Over the ensuing 40 years we used Vietnam as a template for our invovlement into foreign engagments.The military academies went through intensive studies to determine the pit falls of the Vietnam war and every foreign policy decision was held up for comparison both by the military and civilian leaders.President Clinton used the military for humanitarian aid which lead to nation building in the carrribbean.This was one of the main points George W Bush ran for president on the policy that he was strictly against nation building in 2000…………THEN WE HAD 9/11

    Well President Bush changed his mind and became a firm believer in nation building using the justification that a government need to be set up after we overthrew the tyrant.In fact during his second inagural address in 2005 he sounds very similar to JFK 44 years earlier only with a hint of playing world policeman (and a lot less eloquent).President Bush stated “The survival of liberty in our land increasingly depends on the success of liberty in other lands.The best hope for peace in our world is the expansion of freedom in all the world…………..So it is the policy of the United States to seek and support the growth of democracy movement and institutions in every nation and culture with the goal of ending tyranny in the world.” His support among the nations leaders,media and ultimatly the public lasted only as long as a honeymoon and was determined along party lines.

    Now nation building whenever it takes place ignores all the lessons you were supposed to have learned from previous bad encounters.We are now as a nation less inclined to support any foreign intervention and have less patience……no make that no patience for ANY extended engagment.In fact America today has what I call a “Gameboy” mentality toward this where they want a set time limit for this exercise to end and with no casualties either military nor civilian.

    Will there be justifacation for future foreign intervention?….OF COURSE. Will the United States be up to it? Not if the world sees that it doesn’t take much to make the United States cut and run.

  • Bob

    After re-reading my post I find it either leaves a question open or gives the wrong impression to the reader and needs a clarification of my opinion.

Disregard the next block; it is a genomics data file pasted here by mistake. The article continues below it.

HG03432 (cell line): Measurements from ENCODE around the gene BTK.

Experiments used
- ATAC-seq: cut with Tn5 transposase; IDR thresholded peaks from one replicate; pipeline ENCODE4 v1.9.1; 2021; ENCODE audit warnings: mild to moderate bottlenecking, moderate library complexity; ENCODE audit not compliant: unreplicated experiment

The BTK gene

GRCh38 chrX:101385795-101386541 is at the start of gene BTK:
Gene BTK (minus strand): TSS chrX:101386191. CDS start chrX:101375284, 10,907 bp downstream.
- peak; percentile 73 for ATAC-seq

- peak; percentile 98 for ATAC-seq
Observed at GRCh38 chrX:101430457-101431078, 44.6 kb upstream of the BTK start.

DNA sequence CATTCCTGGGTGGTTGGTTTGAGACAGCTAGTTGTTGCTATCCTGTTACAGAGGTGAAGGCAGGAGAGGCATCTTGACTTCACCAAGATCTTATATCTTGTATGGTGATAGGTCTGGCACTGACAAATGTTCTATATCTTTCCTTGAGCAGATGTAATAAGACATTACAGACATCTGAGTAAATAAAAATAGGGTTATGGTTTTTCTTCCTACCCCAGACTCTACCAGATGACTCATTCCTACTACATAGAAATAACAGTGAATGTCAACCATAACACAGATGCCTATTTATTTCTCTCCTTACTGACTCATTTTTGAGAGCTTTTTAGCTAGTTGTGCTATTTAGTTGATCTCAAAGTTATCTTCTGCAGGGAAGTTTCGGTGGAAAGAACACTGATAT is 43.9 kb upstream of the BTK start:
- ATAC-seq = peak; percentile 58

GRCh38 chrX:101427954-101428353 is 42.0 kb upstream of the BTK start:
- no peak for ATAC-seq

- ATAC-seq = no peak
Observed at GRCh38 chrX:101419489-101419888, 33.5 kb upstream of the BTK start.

Like Landreaux I also initially supported the Iraq invasion BUT WITH EXTREME HESITATION.You see I am a Vietnam veteran and remember quite well the mood and mindthink of the country back then.I also am a realist and realize that not only hasn’t the mindset changed over the years but the people who were against the war back then now teach our children and grandchildren.

    So where I’m heading with this isn’t to infer that the country should take on ANY new nation building but simply it shouldn’t because the country doesn’t have the stomach for it nor the brains to learn from past mistakes.

  • Bob

    The Wilsonian direction of promoting the United States to “strive to extend the benifits of freedom across the globe” President Bush wished to take the country suffers from questionable assumptions.It suggest that all people desire peace,prosperity and political freedom to the exclusion of all other beliefs such as obedience to their God,revenge,or lust for territory and power.It especially downplays the importance of religious faith and it’s difference between Islam and Christianity.

    Republican hawks who advocated the wars in the Middle East have taken a heavy hit and haven’t a full view of how much trouble they are in politically from the Bush era foreign policy decisions.The country doesn’t believe in Wilsonian wars and the “Arab Spring” has shown nation building for democracy lost all credibility.

    America needs to find where we want our foreign policy and involvements to take us.I believe we should head NOT to Rand Paul’s isolationism nor to President Bush’s crusading internationalism for democracy but an America engaged for America’s interest in the world.We should sustain the commitments and treaties we are obligated to and make sure our economy and citizens are protected at home and around the world.If protecting our economy means going to war for oil……and it most certainly does then so be it BUT be aware also today America imports very little oil from the Middle East.

    What is Conservatism but the wariness of grand design and the willingness to place limits on the state.